Prolonged breastfeeding and the absence of menstruation (amenorrhea) associated with it play the role of a natural protective mechanism that protects the health of the mother. Studies show that after childbirth, a woman in 98% of cases is not able to conceive within 6 months. Thus, in the first time after childbirth, breastfeeding is the best method of preventing pregnancy.

However, in recent years, women are less likely to want to breast-feed their babies for a variety of reasons. Changing the lifestyle of a modern woman — working outside the home, greater independence, an imperfect interpretation of life values (many women refuse to breastfeed due to the fear of losing their breast shape) –– also caused changes in the child’s diet, led to a decrease in the duration of breastfeeding and the frequency of feeding, earlier feeding. In this regard, you should have an idea about other methods of preventing pregnancy during this period, although once again you need to focus on the fact that breastfeeding is useful for both – both the baby and the mother.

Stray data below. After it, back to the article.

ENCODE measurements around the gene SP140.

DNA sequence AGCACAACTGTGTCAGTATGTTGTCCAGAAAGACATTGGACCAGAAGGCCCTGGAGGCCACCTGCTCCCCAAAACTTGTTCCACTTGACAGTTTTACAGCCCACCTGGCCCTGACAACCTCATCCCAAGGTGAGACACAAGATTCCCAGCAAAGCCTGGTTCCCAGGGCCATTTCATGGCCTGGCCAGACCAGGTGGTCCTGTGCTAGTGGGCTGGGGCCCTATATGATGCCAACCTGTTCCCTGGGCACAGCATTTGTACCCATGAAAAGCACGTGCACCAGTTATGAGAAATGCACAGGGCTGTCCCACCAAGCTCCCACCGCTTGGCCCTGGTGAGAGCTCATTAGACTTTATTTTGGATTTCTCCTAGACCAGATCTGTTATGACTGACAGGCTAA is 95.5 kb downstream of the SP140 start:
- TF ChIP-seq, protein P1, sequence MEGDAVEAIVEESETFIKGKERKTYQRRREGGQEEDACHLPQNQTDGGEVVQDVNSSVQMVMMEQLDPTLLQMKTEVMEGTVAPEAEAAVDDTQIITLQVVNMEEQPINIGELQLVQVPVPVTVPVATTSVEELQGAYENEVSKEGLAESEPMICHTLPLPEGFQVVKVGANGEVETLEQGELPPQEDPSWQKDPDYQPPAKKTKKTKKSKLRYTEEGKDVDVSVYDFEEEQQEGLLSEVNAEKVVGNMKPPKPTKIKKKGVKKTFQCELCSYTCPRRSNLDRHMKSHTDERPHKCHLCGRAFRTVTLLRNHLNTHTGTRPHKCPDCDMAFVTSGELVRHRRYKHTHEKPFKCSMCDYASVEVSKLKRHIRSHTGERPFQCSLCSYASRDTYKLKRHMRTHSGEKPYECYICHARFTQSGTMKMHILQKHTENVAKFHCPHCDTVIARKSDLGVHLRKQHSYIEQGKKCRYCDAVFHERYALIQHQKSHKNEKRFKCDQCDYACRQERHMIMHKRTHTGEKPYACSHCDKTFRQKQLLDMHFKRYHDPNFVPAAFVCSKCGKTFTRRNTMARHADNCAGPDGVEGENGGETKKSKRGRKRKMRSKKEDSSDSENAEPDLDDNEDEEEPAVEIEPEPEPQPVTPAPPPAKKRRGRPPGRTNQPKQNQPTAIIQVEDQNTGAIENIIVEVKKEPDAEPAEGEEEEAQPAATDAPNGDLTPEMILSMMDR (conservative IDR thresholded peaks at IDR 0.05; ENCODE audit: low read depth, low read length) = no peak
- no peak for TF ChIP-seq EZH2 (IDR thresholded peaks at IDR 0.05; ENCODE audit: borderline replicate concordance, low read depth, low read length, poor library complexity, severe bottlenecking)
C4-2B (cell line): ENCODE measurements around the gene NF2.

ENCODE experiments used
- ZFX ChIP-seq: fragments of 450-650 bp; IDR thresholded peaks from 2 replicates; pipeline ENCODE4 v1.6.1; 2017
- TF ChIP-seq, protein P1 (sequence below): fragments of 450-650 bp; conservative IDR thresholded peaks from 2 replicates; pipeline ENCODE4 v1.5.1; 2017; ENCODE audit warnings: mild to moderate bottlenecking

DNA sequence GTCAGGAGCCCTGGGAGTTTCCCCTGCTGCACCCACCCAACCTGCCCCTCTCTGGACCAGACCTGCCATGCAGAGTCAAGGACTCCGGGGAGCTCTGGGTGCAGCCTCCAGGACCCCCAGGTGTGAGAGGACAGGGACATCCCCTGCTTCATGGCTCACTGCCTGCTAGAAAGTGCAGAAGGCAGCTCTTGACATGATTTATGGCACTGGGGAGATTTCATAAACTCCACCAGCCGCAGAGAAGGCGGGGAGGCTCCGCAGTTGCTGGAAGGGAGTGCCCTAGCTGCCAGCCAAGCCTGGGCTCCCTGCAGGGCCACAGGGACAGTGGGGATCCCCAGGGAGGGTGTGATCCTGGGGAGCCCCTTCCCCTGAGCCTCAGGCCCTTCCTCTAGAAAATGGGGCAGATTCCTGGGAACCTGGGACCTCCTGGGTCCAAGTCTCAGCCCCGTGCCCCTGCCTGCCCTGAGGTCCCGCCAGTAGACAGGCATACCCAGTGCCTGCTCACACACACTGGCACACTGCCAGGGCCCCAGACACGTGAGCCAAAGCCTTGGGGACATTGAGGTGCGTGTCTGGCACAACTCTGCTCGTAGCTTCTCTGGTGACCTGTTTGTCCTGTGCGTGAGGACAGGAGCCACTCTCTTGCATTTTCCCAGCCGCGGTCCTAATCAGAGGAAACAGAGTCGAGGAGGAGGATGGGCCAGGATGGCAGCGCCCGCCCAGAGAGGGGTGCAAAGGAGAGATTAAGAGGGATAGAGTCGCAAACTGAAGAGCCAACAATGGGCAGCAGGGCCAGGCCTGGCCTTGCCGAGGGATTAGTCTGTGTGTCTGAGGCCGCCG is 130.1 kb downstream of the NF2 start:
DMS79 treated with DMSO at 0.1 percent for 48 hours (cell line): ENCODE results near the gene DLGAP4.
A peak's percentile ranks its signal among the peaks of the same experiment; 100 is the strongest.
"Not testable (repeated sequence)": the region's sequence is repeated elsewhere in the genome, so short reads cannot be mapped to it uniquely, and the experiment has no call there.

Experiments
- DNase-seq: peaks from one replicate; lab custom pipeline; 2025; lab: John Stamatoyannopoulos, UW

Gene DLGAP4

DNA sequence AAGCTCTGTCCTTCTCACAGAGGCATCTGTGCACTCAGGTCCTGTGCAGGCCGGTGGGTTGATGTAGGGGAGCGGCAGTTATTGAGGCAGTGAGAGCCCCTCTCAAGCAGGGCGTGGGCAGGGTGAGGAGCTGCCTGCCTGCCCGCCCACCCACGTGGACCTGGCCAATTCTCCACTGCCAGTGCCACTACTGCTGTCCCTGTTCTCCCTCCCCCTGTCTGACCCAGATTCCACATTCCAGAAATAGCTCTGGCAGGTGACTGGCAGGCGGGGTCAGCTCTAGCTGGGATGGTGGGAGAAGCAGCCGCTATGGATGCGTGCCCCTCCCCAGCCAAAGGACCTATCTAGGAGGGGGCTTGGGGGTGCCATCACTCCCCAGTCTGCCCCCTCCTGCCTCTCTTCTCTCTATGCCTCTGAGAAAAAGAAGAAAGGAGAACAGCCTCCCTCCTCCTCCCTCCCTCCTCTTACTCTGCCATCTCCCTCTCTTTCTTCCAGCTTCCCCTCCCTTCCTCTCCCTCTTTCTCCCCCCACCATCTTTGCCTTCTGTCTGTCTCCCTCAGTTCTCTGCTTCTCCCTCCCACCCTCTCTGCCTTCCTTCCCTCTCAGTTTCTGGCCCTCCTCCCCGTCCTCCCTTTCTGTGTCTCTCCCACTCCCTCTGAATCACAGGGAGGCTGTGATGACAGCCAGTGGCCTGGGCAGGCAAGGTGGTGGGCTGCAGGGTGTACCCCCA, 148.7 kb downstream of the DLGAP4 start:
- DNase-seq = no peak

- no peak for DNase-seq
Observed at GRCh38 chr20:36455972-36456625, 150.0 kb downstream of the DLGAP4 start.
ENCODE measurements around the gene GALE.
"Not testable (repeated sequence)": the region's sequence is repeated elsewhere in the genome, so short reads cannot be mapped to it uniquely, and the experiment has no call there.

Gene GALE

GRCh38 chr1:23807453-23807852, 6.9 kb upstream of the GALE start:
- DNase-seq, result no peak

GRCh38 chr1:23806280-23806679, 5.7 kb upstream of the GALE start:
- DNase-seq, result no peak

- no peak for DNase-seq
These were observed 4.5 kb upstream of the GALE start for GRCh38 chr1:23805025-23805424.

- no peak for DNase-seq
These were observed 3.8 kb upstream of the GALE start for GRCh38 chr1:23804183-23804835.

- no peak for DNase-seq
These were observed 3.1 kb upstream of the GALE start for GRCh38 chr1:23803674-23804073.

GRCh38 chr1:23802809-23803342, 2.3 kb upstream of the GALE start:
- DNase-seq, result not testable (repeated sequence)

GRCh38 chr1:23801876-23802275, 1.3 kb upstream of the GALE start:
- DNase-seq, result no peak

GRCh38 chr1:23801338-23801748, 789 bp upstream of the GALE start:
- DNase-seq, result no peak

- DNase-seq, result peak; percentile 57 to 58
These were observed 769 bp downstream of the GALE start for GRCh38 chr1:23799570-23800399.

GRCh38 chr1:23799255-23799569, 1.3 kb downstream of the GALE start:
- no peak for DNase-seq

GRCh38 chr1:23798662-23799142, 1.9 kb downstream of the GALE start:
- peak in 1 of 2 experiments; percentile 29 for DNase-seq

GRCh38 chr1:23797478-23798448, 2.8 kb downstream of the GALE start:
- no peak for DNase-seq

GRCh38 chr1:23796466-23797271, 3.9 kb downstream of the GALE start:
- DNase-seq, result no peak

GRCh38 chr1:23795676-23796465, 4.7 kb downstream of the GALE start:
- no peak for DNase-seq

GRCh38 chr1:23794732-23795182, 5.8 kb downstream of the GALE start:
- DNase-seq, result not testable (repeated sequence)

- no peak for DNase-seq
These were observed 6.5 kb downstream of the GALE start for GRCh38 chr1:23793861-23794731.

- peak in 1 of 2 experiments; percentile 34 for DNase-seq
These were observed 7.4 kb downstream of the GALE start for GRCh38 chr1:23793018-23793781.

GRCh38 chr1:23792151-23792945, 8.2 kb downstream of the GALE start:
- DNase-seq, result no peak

Postpartum surgical sterilization in the maternity ward is most suitable for women over 32 years old and/or in the presence of 2 or more children.

Barrier methods (condoms, diaphragms, cervical caps)

Their main advantage is that they do not affect the child. Although you should remember that many other methods have higher rates of contraceptive effectiveness.

An important condition for the effectiveness of barrier methods of contraception (with the exception of a condom) after childbirth is the conformity of their sizes to the sizes of the uterus and vagina after childbirth. Therefore, you should not use the diaphragm, cervical cap or sponge until the uterus and cervix have their original size, which will happen in about 6-8 weeks.

Hormonal contraception